I lost it at the movies long before seeing The Player, but this impeccably crafted poison love letter to Hollywood made me look at them differently. Robert Altman’s bemused condemnation of a world that wants to know only itself, where no private jab stays private and a lunch is a negotiation for status, is ultimately our own. We love these wolves because they gave us some of richest cine-memories of our lives; even their most absurd pitches (“It’s Out of Africa meets Pretty Woman!”) speak to a desire to please audiences. But they repulse us at the same time, because they treat their moviemaking license as sociopathic triumphalism. There are references in this heavily coded satire I’m still unlocking, and for every wink and nod that continues to strain for reason (the delivery boy who knows Absolute Beginners but mistakes Alan Rudolph for Martin Scorsese), there are a dozen others that still send me to the moon, such as Detective Avery’s Freaks-referencing grilling of Griffin Mill. In one of the funniest, most sardonic scenes the movies have ever seen, an interrogation as calculated and condescending as some of the worst movies Hollywood have ever given us, even the good guys become wolves. One of us, indeed.  Gonzalez

The 100 Best Films of the 1990s


Miller’s Crossing

“Friends is a mental state,” sneers Johnny Caspar (Jon Polito), an ambitious Italian gangster battling for control of an unnamed East Coast city in Joel and Ethan Coen’s 1930s-set Miller’s Crossing. This casually threatening statement has deeply ironic and philosophical undertones, indicative of this crime film’s nasty worldview and cutting sense of humor. Johnny’s target is Tom Reagan (Gabriel Byrne), a wise-talking gambler who pivots into survival mode when Irish patriarch Leo (Albert Finney) kicks him to the curb over a woman. Much of the film deals with the untrustworthy nature of friendship, how it can be used to manipulate, deceive, and ultimately destroy. The Coens have always had the gift of gab, and in Miller’s Crossing their dapper men and slinky women unload period-era colloquialisms as if their mouths were automatic weapons. But the film’s most lasting moments are dialogue-less explosions of revenge and solace, the most famous being the classic “Danny Boy” sequence where a nimble and ruthless Leo dispatches four armed men with a Tommy Gun. Like the Coens, the man’s a true artist with his weapon of choice.  Heath Jr.

The 100 Best Films of the 1990s



Red, the final chapter of Krzysztof Kieślowski’s homage to the French tricolor flag, was perhaps always destined to be the most striking of the three films; red, after all, is the most innately dramatic of the three colors. Coming off the heels of Blue and White, the film is particularly bracing, and the longer you consider its self-reflexive and labyrinthine self-awareness, the more Kieślowski and cinematographer Piotr Sobociński’s exquisite chromatography astounds. As in all of Kieślowski’s films, his microcosmic scrutiny of the world, sans judgment, suggests all things happen at once at a sub-cosmic level, embodying the notion of the filmmaker as a loving god. An opening phone call that echoes Alexander Pope’s “The Rape of the Lock” sets the tone for this kinetically charged investigation of the spectrum of morality, a fitting swan song for a filmmaker intent on going out with a bang. Near-death experiences and unlikely friendships are just the springboards for his final gospel (Kieślowski would retire after this film, dying but 22 months after it premiered), and in Irene Jacobs’s soul-wrestling performance as Valentine, Red finds the necessarily enigmatic, literally hyperbolic figure on which to project its richly multifaceted metaphor of choice.  Humanick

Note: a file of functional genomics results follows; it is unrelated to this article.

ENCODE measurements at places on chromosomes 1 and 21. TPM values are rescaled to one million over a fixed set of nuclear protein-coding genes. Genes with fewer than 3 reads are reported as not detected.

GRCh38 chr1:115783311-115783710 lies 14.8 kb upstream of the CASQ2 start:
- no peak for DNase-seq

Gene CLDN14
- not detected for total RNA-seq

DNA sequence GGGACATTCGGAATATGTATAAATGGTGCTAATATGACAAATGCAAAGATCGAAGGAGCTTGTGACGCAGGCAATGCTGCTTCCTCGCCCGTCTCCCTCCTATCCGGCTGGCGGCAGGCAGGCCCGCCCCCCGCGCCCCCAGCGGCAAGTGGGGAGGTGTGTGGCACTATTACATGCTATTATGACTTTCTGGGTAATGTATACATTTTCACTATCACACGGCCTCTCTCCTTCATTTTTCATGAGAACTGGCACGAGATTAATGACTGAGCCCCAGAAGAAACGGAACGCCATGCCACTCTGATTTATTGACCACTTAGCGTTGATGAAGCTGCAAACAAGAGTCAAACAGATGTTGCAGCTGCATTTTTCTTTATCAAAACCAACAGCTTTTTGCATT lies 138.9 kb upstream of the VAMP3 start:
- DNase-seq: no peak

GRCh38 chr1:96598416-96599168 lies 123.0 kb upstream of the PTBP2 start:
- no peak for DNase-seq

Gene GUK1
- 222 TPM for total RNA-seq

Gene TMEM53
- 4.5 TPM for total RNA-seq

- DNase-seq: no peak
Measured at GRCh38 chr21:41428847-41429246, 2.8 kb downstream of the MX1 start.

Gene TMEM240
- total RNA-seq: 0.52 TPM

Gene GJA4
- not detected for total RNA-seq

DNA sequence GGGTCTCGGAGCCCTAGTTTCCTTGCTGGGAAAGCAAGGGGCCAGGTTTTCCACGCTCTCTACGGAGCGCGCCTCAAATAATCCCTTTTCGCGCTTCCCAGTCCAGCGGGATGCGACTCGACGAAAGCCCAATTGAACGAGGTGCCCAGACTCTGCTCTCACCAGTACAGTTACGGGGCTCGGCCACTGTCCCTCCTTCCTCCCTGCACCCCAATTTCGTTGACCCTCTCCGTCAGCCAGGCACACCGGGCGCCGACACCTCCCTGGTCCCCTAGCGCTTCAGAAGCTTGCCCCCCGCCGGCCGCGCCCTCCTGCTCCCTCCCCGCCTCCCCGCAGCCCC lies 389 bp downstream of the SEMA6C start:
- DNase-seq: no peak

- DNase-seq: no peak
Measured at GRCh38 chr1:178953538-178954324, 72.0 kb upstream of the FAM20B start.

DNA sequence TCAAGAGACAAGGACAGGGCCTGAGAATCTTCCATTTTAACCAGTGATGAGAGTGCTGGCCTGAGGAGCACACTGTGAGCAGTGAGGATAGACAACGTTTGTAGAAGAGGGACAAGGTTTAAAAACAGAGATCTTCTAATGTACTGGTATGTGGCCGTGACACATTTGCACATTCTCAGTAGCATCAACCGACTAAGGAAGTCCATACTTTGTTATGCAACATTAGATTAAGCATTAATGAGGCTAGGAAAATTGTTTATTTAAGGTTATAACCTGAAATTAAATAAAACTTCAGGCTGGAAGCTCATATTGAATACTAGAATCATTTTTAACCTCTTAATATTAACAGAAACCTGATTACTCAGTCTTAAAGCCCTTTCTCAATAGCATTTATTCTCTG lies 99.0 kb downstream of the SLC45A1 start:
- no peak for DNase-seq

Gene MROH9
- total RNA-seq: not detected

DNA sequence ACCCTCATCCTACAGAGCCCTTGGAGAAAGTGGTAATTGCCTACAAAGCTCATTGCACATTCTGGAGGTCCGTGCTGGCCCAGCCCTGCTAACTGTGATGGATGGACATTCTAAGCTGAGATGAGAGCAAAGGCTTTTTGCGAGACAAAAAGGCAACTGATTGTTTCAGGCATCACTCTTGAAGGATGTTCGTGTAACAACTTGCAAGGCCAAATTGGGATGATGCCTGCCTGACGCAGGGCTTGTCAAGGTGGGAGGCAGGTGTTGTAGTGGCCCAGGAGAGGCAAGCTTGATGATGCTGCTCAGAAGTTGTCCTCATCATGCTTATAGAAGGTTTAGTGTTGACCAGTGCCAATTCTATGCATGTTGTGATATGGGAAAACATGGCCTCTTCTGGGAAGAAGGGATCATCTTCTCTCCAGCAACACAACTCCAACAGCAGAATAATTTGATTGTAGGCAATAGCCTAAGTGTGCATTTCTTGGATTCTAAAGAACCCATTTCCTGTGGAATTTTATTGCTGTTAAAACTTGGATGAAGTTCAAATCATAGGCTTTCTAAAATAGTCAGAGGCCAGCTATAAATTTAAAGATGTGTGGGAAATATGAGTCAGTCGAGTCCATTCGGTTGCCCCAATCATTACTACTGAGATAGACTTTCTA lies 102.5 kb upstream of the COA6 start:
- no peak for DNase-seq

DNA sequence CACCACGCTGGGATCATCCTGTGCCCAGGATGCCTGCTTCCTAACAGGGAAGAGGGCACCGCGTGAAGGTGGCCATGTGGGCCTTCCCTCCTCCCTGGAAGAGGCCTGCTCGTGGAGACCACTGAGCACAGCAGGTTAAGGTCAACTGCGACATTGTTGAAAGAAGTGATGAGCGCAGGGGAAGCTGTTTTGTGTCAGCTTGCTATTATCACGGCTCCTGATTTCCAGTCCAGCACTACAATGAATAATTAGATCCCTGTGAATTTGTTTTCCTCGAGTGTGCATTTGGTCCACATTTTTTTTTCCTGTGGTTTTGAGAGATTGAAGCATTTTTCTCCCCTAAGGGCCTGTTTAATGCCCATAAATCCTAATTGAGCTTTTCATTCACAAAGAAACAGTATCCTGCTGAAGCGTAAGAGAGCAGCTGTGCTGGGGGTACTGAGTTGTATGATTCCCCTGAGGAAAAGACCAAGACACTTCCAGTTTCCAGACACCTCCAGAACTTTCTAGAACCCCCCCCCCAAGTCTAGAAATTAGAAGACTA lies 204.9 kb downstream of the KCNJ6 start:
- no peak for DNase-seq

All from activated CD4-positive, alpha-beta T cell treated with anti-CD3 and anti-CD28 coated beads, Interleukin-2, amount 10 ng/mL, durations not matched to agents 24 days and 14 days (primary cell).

The 100 Best Films of the 1990s


Barton Fink

Enter the headspace of Barton Fink (John Turturro). One of the Coen brothers’ more oblique mash-ups, Barton Fink combines classical Hollywood satire, healthy doses of surreal imagery, and psychological horror straight out of Roman Polanski’s “apartment trilogy.” (Fortunately for the Coens, Polanski headed the jury at Cannes that year, clinching them the Palme D’Or.) Drawing on the experiences of lefty playwright Clifford Odets during his sojourn in 1940s Tinseltown, Barton Fink adumbrates that old saw about commerce versus creativity with ready wit and a savage eye. (As Tony Shaloub’s harried mid-level producer phrases it over lunch at the commissary: “Throw a rock in here, you’ll hit a writer. And do me a favor, Fink. Throw it hard.”) On another level, how better for the Coens to overcome a case of writer’s block than writing about a writer suffering from writer’s block? Precisely that sort of meta-circularity is emblematic of their working method. Then there’s the doppelganger-like doubling consistently established between Barton Fink and fellow Hotel Earle resident Charlie Meadows (Coen axiom John Goodman). Indeed, a shamelessly psychological reading of the film would posit Charlie as some kind of projection or manifestation of Barton’s violently roiling unconscious.  Wilkins

The 100 Best Films of the 1990s


White Hunter, Black Heart

A gut-busting takedown, an elegantly articulated anecdote, a pithy critique of intolerance, a shocking stab of misogyny, some expertly ratcheted dramatic tension, and a handful of infinitely quotable one-liners—all somehow contained within a single scene in Clint Eastwood’s White Hunter, Black Heart, a show-stopping centerpiece which finds Eastwood himself, as a thinly veiled John Huston stand-in, taking a buxom blonde to task after she makes a vile anti-Semitic remark. It’s a standout number that steals the show, but it’s the scene immediately following, in which Eastwood’s John Wilson cooly drops a racial epithet before diving headlong into a drunken fistfight, that most clearly elucidates the film’s central theme. A sophisticated interrogation of hardlined American machismo, White Hunter, Black Heart is about our tendency to romanticize emphatic brutality, how we find the distorted charm of rogues seductive when we ought to be repulsed. Deeper still, we see the seeds of Western imperialism scattered across the African wild, apparent in the way Eastwood’s smarmy, likeable thug imposes himself on the land and on its resources. That the hero here is a director shows surprising self-awareness; that Eastwood cast himself in the role, confronting decades of influence and undermining his persona, is a stroke of genius.  Marsh